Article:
How to Sell Fixed Price Projects and not to Lose Money?

Are some project budgets doomed from the start? We strongly believe that every manager has just denied that in their thoughts. However, that assumption, however noble, has little to do with reality - in our experience, a huge part of fixed price projects are unprofitable after they end, even though they were planned to improve the company's finances. But why does it happen, and how to prevent it? 

Arkadiusz Terpiłowski


Finance Management


How to sell fixed price projects without losing money?

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Why are fixed price projects a financial risk?

Nearly any project can sometimes go over budget. However, fixed price projects are particularly prone to such problems. To solve them, we first need to understand why it happens. 

The scope crawl

Fixed price projects operate on a limited budget. However, just like any other project, they are prone to a scope crawl - a sudden change in the deliverables that is often the root of all the delays and problems with budgeting. In case of fixed price projects, this process is as harmful as it can possibly be, as it often leads to the operation being unprofitable. 

Changes in costs over time 

Long fixed price projects do not change their price, but their costs change over time. Things such as: 

  • changes in salaries and wages, 
  • inflation, 
  • changes in the currency rates, 
  • scope crawl, 

have a huge impact on the expenses of the project - and they are often unavoidable, as they are a result of the current economic conditions in the region. As a result, they can quickly turn even the most profitable projects into failures. 

Unexpected expenses 

Project scope and economic factors are not the only things that can change in a fixed price project. Sometimes completing such an operation requires some additional, unexpected expenses that were not a part of the financial forecast, and yet they need to be made. Things such as additional equipment, software or simply a bit of help from another specialist may generate huge costs, contributing to the failure of the project.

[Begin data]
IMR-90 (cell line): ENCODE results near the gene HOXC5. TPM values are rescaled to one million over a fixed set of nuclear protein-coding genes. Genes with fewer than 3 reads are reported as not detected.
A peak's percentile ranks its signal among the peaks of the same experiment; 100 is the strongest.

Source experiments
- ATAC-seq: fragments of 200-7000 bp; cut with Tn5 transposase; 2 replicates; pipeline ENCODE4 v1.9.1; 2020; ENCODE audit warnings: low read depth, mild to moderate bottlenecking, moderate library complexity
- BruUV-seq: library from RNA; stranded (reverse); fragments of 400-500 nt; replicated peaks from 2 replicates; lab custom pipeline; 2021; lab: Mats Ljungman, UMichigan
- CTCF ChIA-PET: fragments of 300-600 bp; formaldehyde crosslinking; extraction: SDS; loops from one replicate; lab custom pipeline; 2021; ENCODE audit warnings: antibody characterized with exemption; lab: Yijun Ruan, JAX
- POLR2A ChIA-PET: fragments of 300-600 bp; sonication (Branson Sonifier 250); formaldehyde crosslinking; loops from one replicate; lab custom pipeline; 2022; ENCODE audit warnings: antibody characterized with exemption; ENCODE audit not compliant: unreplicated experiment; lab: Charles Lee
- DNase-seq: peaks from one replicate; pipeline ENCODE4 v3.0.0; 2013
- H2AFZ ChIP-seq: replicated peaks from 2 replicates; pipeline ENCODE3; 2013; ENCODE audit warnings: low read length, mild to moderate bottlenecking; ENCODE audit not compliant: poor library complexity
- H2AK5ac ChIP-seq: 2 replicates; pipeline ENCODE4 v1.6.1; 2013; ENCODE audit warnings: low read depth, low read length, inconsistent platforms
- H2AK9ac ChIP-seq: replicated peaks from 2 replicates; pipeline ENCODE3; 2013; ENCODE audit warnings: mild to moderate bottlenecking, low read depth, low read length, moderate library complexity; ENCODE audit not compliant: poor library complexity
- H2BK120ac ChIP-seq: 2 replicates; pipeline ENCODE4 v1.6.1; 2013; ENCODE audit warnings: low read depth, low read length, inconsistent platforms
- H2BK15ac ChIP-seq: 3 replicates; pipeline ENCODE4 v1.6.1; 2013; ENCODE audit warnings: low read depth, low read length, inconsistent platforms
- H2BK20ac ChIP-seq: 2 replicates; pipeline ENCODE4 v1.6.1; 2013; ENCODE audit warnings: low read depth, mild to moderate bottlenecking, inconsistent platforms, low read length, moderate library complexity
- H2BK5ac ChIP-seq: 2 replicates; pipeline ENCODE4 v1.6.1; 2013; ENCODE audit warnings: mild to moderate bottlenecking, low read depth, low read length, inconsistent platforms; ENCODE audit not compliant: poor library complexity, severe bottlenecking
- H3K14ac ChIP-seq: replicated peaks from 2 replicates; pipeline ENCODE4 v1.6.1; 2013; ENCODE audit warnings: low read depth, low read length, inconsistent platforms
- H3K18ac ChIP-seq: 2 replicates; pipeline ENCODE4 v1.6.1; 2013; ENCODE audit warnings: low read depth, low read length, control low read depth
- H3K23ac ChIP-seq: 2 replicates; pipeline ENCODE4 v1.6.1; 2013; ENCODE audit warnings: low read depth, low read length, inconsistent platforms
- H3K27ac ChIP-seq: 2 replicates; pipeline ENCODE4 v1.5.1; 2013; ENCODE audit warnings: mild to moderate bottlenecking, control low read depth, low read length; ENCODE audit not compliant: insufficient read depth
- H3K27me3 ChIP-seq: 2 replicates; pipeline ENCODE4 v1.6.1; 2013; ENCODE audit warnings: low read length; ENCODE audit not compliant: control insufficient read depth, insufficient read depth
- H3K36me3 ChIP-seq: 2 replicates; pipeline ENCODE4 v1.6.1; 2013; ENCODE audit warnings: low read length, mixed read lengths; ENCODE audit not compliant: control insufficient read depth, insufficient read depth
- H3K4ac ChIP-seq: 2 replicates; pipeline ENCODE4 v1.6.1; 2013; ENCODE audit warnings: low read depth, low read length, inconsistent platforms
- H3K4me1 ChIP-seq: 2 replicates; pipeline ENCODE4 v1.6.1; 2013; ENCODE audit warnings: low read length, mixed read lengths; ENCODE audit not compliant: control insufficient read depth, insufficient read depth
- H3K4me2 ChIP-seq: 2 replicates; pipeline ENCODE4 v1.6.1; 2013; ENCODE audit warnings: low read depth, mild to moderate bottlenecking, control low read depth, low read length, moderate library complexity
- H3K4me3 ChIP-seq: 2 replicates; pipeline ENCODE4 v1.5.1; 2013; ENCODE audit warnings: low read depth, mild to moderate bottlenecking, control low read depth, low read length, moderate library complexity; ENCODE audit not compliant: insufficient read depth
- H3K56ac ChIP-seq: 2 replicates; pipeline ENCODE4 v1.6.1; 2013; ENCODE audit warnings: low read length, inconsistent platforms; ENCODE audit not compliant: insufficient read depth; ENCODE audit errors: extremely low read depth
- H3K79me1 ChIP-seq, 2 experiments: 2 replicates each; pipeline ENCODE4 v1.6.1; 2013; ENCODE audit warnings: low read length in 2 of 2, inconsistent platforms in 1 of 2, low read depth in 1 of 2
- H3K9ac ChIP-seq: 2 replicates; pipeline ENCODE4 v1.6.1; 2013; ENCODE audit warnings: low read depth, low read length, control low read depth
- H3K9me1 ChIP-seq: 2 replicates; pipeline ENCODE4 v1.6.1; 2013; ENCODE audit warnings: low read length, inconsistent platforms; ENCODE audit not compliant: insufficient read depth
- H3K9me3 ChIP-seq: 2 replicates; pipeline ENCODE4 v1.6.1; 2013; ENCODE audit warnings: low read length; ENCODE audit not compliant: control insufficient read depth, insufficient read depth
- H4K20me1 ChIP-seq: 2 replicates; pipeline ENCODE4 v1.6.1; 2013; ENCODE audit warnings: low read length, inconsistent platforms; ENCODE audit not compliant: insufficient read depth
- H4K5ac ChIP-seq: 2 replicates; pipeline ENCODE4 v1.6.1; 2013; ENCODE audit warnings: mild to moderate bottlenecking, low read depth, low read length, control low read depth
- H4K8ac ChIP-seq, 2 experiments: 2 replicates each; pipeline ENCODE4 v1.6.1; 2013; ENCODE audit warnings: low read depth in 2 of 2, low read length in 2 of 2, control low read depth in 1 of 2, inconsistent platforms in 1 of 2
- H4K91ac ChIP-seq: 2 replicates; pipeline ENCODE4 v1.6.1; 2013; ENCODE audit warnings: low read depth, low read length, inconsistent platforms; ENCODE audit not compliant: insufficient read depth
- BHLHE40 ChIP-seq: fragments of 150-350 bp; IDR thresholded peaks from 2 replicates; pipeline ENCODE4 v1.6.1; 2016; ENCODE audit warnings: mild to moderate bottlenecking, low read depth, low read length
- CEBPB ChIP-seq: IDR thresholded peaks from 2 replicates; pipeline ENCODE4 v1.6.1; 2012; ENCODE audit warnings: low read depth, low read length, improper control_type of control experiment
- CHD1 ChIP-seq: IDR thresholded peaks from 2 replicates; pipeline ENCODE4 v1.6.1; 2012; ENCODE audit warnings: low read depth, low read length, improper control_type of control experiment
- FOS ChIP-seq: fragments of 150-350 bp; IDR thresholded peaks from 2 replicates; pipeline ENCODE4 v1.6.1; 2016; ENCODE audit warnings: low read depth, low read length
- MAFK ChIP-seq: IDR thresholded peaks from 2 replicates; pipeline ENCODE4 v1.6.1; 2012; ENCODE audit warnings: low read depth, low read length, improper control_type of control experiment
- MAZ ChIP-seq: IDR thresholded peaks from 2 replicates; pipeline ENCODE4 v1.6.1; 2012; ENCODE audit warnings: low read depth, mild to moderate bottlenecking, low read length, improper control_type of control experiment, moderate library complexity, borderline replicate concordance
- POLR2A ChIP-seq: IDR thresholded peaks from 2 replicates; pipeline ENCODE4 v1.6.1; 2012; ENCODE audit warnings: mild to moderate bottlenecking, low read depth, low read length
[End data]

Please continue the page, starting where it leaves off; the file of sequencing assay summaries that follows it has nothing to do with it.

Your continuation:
How to accurately estimate the costs of a fixed price project? 

As you can see from the examples above, fixed price projects are mostly threatened by the changes they are particularly prone to. However, that doesn’t mean that these changes cannot be taken into account while planning the project. Here’s how to do that. 

Estimate the cost of the project for the time being. 

Before you decide to accept a project, first make sure that the cost of work won’t exceed your expectations. In other words, create a project schedule to see how much work you need, and add some additional information ro get a bigger picture of the project’s finances. 

That includes: 

  • wages and hourly rates of employees that will be assigned to the projects (no estimates or average values here - just create a draft allocation and calculate its costs to avoid mistakes!), as well as the typical changes in those wages over time, 
  • historical data on the costs of similar projects in the past, 
  • project overheads, both typical and project-specific,
  • a part of organizational overheads - we talked about them in detail in our article about cost allocation

In the end, add some money for the desired profit margin. That will be a base for your further calculations. 

Include change over time in your estimates

As we have stated before, the costs of your fixed price project will probably change over time. However, you can take that into account, too, by calculating the Net Present Value

What is Net Present Value? 

Net Present Value is an indicator that can help you determine whether your investment (or, in this case, a fixed price project) will be profitable over time. It sums all the expenses and incomes to tell the managers whether there will be some extra money left over after the project is completed. 

Net Present Value formula

You can calculate the value of your project over time using the formula below:

Net Present Value formula

In this formula: 

  • Cash Flow is the sum of money spent and money earned on the investment or project for a given period of time.
  • n is the number of periods of time. 
  • r is the discount rate.

How to interpret Net Present Value? 

Net present value has three potential outcomes:

  • Positive NPV - your project is profitable. Congratulations!  
  • Negative NPV: - your project is losing some money and you definitely need to fix that.